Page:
14. The authorities also intend to avail of the DSSI. The DSSI is estimated to create savings of US$322 million and US$67 million in external debt service in FY2019/20 and FY2020/21 respectively, and will be NPV neutral. It would contribute 19 percent of the financing gap in FY2019/20. Staff’s assessment is that the increase in gross financing needs following the expiration of the DSSI would be manageable. In accordance with the DSSI, the authorities commit to contract no new non-concessional debt during the suspension period while meeting reporting requirements (see ¶15 and Letter of Intent (LOI, Appendix 1)).

15. There is an urgent need to strengthen social safety nets and build on the good progress on public financial management (PFM) reforms. Social protection coverage is very limited according to the World Bank, and the authorities should explore fully operationalizing the 2012 Social Security Law. The 2020 public financial accountability assessment (PEFA) noted good progress and should be leveraged to effectively respond to COVID-19 by catalyzing development partner assistance and efficient budget execution.

16. Key fiscal-structural reforms should be accelerated to boost spending efficiency, support good governance, and manage fiscal risks.4 To ensure that the additional funding is transferred quickly and efficiently for COVID-19 response and closely monitored, as well as meet transparency requirements of the DSSI, and in view of existing capacity constraints and governance and corruption vulnerabilities, the authorities plan to (see LOI, ¶11–12):

  • Enact a FY2020/21 budget with greater appropriations to social sectors and COVID-19 relief.
  • Publish quarterly consolidated GFS accounts with economic classification, and quarterly budget monitoring reports identifying CERP-related spending on the MOPFI website within 3 months of the end of each quarter with World Bank and Fund CD.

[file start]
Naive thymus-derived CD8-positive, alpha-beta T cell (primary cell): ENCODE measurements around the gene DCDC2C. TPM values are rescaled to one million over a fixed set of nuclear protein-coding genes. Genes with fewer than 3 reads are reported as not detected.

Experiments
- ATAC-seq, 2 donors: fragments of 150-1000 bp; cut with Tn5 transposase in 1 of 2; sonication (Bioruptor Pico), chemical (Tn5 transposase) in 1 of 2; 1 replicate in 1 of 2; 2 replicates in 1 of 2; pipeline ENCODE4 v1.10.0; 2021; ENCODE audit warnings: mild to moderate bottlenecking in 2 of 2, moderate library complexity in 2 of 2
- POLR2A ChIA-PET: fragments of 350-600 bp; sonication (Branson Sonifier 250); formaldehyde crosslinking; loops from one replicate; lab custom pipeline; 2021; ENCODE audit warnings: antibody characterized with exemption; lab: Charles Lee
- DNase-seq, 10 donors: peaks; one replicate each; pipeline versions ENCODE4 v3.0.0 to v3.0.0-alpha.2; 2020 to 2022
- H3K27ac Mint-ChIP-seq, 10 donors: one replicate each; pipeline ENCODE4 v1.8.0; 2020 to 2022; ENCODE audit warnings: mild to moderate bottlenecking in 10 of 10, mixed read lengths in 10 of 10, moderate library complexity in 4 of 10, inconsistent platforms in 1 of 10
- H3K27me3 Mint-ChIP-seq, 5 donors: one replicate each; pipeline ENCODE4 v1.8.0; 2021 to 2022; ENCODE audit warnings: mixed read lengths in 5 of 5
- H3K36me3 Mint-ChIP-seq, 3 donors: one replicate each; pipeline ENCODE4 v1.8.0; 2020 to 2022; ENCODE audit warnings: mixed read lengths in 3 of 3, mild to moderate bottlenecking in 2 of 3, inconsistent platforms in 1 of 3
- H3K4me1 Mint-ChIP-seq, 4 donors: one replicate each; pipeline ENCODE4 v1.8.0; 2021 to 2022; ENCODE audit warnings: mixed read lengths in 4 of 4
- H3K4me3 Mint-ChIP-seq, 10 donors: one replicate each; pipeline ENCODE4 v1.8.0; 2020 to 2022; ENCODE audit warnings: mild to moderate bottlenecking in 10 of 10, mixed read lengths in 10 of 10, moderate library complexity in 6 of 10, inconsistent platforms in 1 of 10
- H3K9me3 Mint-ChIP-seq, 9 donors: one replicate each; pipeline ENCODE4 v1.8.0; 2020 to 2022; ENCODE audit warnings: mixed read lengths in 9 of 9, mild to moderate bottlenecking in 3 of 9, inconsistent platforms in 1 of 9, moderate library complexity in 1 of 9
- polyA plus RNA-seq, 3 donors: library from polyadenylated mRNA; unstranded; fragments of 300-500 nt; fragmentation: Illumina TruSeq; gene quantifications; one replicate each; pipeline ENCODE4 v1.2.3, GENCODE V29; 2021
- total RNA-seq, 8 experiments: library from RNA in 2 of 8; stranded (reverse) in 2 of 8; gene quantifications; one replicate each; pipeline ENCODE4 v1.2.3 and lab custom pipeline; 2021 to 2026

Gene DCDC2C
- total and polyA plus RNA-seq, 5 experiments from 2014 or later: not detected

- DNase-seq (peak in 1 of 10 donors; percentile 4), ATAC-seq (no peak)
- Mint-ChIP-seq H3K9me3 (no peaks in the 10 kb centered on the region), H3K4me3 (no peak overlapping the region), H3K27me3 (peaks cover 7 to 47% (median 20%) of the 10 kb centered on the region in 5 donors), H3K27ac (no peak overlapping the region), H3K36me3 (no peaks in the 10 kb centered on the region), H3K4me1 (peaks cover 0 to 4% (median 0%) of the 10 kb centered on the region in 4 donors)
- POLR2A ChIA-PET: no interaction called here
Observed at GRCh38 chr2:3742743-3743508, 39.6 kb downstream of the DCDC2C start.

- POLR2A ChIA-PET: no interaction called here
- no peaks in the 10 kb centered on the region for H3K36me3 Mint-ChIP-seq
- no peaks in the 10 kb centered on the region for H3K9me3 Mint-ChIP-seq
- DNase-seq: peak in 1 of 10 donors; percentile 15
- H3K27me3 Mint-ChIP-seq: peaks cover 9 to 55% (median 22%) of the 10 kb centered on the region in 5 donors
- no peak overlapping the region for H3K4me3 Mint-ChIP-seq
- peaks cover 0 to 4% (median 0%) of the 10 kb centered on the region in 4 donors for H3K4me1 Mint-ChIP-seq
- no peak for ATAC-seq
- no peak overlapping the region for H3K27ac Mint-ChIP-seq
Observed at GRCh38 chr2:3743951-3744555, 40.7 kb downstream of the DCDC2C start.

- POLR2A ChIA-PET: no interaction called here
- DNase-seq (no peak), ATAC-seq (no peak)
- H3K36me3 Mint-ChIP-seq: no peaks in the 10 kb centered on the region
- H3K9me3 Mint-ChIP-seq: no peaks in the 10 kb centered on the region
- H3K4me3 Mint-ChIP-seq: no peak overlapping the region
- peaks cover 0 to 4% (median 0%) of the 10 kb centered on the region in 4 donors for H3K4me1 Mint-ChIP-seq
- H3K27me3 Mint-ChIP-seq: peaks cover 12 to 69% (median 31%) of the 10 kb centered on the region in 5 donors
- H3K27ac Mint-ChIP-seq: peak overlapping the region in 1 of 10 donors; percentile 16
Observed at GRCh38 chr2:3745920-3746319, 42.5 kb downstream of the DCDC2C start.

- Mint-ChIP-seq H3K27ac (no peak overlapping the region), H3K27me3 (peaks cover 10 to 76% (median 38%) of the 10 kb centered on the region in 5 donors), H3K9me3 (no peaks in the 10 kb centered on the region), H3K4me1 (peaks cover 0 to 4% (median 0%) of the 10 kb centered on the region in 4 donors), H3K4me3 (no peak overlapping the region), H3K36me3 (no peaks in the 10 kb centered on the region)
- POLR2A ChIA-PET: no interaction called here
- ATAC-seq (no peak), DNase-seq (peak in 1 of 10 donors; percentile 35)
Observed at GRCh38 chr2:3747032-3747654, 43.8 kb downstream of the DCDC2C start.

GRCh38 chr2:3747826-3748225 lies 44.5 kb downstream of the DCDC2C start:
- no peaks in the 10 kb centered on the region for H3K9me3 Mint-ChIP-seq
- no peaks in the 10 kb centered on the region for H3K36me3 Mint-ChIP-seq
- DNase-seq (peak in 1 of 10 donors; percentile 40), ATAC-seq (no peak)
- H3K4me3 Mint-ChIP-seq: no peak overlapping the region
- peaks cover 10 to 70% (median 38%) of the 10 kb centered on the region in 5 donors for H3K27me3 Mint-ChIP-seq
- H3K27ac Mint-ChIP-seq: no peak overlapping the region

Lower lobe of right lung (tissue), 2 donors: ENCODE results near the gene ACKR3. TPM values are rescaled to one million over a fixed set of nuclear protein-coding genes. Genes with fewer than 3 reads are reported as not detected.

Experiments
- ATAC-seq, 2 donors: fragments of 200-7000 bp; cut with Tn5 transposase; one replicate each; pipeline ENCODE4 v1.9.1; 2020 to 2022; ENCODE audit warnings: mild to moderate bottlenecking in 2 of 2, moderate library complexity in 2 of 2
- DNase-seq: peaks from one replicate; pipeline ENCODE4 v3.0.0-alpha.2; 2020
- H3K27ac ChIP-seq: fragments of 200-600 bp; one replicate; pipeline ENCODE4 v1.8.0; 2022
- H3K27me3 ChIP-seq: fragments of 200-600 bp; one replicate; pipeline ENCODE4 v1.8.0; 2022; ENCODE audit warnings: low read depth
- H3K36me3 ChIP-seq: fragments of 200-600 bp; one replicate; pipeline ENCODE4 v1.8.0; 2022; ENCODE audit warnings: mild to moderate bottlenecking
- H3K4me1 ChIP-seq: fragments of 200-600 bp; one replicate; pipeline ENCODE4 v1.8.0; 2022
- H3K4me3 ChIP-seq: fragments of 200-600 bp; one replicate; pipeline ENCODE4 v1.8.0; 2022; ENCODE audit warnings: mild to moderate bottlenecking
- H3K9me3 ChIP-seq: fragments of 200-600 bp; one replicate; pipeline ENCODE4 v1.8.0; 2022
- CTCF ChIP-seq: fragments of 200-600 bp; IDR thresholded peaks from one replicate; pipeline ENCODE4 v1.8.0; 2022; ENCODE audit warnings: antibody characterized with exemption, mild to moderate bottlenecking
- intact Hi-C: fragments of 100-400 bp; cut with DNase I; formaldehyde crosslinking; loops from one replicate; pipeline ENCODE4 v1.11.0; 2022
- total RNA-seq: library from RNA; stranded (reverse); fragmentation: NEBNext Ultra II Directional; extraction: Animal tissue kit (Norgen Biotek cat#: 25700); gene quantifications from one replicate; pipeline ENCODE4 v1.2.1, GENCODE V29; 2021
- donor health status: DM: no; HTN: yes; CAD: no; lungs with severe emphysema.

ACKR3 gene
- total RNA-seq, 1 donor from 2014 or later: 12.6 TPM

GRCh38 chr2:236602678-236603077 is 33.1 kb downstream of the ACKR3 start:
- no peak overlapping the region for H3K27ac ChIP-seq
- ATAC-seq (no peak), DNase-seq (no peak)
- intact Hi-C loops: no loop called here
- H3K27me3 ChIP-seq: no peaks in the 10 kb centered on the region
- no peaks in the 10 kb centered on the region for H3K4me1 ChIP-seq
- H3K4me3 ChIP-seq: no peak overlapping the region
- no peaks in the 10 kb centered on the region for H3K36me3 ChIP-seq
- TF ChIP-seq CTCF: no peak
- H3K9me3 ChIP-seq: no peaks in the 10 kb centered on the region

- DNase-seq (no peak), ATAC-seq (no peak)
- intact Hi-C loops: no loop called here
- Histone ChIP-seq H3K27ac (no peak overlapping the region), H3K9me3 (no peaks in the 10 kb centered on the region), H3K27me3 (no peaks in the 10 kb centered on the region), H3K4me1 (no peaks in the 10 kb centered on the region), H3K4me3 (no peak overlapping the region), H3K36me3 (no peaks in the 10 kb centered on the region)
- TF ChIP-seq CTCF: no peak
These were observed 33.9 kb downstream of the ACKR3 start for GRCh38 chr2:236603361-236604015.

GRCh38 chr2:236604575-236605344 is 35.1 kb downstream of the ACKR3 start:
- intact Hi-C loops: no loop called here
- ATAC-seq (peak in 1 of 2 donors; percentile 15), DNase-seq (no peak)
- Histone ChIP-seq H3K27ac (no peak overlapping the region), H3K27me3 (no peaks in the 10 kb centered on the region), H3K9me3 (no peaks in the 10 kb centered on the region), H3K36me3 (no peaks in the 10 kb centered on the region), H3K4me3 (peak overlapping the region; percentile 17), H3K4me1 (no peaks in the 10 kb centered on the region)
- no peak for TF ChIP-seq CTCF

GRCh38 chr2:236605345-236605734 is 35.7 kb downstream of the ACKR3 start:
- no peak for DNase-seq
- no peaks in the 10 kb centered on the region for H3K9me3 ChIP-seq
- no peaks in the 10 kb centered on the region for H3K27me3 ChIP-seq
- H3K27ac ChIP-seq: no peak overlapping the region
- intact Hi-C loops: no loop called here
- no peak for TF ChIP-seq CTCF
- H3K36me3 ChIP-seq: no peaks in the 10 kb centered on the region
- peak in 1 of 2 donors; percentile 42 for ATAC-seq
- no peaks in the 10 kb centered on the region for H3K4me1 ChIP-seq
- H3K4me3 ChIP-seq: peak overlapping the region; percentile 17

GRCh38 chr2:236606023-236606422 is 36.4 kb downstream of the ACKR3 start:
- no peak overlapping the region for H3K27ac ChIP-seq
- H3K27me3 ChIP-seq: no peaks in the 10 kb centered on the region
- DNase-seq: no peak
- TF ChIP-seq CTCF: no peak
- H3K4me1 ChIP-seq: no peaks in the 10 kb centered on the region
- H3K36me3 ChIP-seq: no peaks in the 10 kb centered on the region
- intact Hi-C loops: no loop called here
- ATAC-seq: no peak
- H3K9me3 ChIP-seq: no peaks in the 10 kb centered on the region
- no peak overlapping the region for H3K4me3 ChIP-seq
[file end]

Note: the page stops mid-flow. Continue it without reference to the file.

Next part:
• Improve cash management and coordination between Treasury and CBM, which will support debt management and reduce the risk of surges in monetary financing, as seen in end-FY2018/19.
  • Strengthen procurement transparency. The authorities commit to adhere to transparency practices in procuring and awarding contracts related to COVID-19 related spending, including publishing, within 3 months of being signed, on the MOPFI website information on procurement contracts above MMK 100 million, including the names of the awarded companies and their beneficial owners, the specific nature of the goods and services procured, their price per unit, and overall contract amount. The same website will also publish ex post delivery reports.
  • Enhancing auditing. The Office of the Auditor General for Myanmar (OAGM) will conduct a targeted audit of COVID-19 related spending, and disseminate a report within 6 months of the end of the fiscal year. This will be supported by ADB and World Bank TA, and assisted by existing internal audit teams monitoring such expenditure through the implementation of the draft Internal Audit Manual with Fund CD.
  • Debt transparency. The authorities will continue publishing comprehensive public debt data through their annual Government Debt Report in accordance with the Public Debt Management Law.
  • Managing fiscal risks. The MOPFI should track government external loans and guarantees to understand its risk exposure, as well as strengthen fiscal risk management capacity. The authorities are committed to incorporating competitive bidding processes for the new project bank including by setting up a PPP unit in MOPFI, and will annually report performance via a fiscal risk report to Parliament beginning FY2020/21.

17. As the recovery sets in, efforts to enhance revenue mobilization and PFM reforms will continue. This includes the planned implementation of the recently enacted Tax Administration law and submitting the draft Income Tax Law (ITL) to Parliament in FY2020/21 to be effective in FY2021/22. The COVID tax relief measures should be considered as temporary and be safeguarded with a sunset clause as the economy begins to recover (end-FY2020/21). The MOPFI intends to move to the second phase of automation to unify budget and financial reporting, with Fund and World Bank assistance, including a unified chart of accounts by December 2020. The next phase of PFM reforms building on the findings of the PEFA is planned with development partner assistance.